This is why the design of your site needs to consider load times. Optimize images, content, and code to streamline as much as possible and speed up your site.

KPI 7: Crawl errors

It is vital that crawlers see and access all of your site content so they can determine the value. Crawl errors mean that they cannot access your site or content.

If you do find these errors, it is most likely due to a server error, request timeouts on the DNS server cause these issue and worst case scenario, your site is down. If you have a broken or incorrect URL level, this will cause crawl errors which have nothing to do with your actual website.

It would be best if you kept an eye on this KPI because a spike in crawl errors requires immediate action.

KPI 8: Leads and conversions

You’ll want to know how successful your site and content is at generating leads that will convert into sales. Any contact with a potential customer is a lead, from a contact form submission to a webinar signup.

You’ll also want to keep an eye on things like if you have a higher conversion rate on mobile vs. desktop, the demographics of interested parties and which of your pages drive the most leads.

Drill down even more with goal funnels to find the weaker points of your customer journey. Increasing leads relates to every core business objective of gaining more business and increased sales.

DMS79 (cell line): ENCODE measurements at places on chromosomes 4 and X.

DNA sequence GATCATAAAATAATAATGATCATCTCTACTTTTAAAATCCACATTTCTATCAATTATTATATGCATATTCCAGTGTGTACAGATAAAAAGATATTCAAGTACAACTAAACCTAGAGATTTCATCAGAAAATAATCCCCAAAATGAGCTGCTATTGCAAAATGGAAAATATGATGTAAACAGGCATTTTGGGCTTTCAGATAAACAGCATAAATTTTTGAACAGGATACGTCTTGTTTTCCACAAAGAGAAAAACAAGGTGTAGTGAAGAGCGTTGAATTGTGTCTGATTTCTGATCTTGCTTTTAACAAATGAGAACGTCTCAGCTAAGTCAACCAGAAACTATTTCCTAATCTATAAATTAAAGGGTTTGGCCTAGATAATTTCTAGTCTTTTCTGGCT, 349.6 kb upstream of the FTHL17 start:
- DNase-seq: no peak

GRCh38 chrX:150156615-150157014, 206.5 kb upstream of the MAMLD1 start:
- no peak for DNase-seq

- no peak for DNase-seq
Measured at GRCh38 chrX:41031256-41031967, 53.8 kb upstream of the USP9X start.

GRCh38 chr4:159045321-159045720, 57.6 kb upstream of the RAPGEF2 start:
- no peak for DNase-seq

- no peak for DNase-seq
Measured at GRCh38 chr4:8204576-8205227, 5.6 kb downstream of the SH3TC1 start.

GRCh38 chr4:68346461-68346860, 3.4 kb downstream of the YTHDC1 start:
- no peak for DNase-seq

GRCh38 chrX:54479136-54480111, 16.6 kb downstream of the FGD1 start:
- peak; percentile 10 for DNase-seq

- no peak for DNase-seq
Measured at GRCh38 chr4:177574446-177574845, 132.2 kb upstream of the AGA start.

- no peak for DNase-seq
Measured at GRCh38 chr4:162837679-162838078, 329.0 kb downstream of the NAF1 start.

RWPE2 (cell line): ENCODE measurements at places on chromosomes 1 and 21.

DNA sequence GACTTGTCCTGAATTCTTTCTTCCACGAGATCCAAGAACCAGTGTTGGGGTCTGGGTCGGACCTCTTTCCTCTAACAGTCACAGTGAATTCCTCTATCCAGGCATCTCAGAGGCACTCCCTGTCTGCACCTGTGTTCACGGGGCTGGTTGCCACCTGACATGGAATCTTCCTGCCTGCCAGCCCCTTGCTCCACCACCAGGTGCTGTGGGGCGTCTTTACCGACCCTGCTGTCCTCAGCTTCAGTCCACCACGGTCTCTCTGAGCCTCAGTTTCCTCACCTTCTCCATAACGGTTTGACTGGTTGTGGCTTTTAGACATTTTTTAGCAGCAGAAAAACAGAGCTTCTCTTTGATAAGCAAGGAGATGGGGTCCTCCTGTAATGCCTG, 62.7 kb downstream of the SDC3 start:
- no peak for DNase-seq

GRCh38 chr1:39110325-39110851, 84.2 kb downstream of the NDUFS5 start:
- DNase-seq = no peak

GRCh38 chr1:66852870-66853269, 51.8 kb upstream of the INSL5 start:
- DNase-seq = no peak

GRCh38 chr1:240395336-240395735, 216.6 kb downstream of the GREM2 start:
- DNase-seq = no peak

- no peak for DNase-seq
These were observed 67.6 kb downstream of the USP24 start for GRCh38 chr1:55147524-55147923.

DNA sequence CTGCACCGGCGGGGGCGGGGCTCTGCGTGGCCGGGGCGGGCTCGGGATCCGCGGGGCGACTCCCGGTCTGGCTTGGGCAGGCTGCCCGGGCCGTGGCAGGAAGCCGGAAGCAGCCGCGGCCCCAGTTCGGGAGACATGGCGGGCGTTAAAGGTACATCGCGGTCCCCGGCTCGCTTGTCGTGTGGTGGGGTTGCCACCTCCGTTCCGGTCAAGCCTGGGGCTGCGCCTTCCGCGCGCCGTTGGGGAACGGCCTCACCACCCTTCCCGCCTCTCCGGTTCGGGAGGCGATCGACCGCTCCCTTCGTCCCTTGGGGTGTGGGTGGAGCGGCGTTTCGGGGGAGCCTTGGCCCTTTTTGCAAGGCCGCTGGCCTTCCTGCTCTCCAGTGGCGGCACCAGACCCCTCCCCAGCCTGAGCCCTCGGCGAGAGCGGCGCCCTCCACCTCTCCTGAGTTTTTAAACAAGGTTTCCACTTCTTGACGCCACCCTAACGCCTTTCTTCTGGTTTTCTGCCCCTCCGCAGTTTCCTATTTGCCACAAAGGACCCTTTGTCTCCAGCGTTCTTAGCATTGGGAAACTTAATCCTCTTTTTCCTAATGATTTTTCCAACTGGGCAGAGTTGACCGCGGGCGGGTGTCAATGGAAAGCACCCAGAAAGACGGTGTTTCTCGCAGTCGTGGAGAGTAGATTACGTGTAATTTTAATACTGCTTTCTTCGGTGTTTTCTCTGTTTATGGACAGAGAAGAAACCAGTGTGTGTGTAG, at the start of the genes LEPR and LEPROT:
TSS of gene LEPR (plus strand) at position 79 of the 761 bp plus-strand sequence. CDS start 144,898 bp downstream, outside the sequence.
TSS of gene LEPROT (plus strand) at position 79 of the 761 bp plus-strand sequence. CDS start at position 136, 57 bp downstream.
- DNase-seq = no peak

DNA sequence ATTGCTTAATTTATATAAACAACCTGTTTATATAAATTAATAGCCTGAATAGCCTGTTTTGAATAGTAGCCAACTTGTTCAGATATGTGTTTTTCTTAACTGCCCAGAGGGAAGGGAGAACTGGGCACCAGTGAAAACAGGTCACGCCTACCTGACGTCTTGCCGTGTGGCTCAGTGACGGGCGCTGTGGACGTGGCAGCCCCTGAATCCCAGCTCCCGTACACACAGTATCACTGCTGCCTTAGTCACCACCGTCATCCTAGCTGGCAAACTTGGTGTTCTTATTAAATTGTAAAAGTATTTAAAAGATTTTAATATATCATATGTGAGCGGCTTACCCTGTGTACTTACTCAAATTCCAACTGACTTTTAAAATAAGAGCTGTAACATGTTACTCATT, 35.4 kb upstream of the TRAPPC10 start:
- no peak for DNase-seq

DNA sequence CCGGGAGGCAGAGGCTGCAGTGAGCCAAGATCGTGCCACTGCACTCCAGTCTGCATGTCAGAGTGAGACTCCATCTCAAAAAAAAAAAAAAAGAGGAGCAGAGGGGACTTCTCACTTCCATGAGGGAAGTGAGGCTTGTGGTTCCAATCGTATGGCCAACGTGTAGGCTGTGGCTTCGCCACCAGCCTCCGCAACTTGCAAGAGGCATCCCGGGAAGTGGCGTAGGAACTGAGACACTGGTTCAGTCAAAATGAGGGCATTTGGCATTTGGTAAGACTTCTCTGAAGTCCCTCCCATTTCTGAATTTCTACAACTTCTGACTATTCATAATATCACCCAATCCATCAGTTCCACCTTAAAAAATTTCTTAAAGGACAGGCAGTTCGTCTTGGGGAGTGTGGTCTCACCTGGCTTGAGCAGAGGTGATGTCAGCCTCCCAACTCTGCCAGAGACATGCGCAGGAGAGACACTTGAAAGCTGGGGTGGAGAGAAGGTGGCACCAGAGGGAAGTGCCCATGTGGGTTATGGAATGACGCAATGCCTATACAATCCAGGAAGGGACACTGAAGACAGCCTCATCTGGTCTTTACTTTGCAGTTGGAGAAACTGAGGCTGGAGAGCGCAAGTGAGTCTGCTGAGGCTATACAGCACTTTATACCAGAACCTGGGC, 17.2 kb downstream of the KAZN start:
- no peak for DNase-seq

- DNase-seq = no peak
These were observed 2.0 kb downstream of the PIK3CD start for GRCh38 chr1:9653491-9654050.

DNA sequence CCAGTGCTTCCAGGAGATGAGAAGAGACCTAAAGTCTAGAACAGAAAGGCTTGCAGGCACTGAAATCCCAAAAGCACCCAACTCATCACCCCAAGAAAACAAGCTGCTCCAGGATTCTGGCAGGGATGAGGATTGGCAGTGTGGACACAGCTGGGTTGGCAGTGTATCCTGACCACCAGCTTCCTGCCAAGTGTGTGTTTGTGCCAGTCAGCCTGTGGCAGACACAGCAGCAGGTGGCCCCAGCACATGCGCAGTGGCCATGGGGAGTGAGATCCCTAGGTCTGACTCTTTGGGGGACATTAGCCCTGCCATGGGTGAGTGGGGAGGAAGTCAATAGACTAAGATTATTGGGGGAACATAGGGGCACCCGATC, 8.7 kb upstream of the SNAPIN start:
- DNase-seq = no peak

KPI 9: Top exit pages

The last page a user visits before terminating their session is known as the exit page, and you will want to make sure this is a thank you page or confirmation page, to ensure the customer journey, and experience has been completed correctly.

If the top exit page is on pages that should be leading to other pages, this is something you’ll want to work on changing. Most measurements will provide the raw number of exits as well as the exit rate percentage which is calculated by dividing exits with page views per page.

The nine KPIs

Your goal should be an increase in these KPIs and your business every month. Customer growth, increased profit and ROI can be measured via Google Analytics and various other programs to expand your strengths and fix the issues on your website to ensure it is performing to its maximum capability and proving itself as a great asset to your business.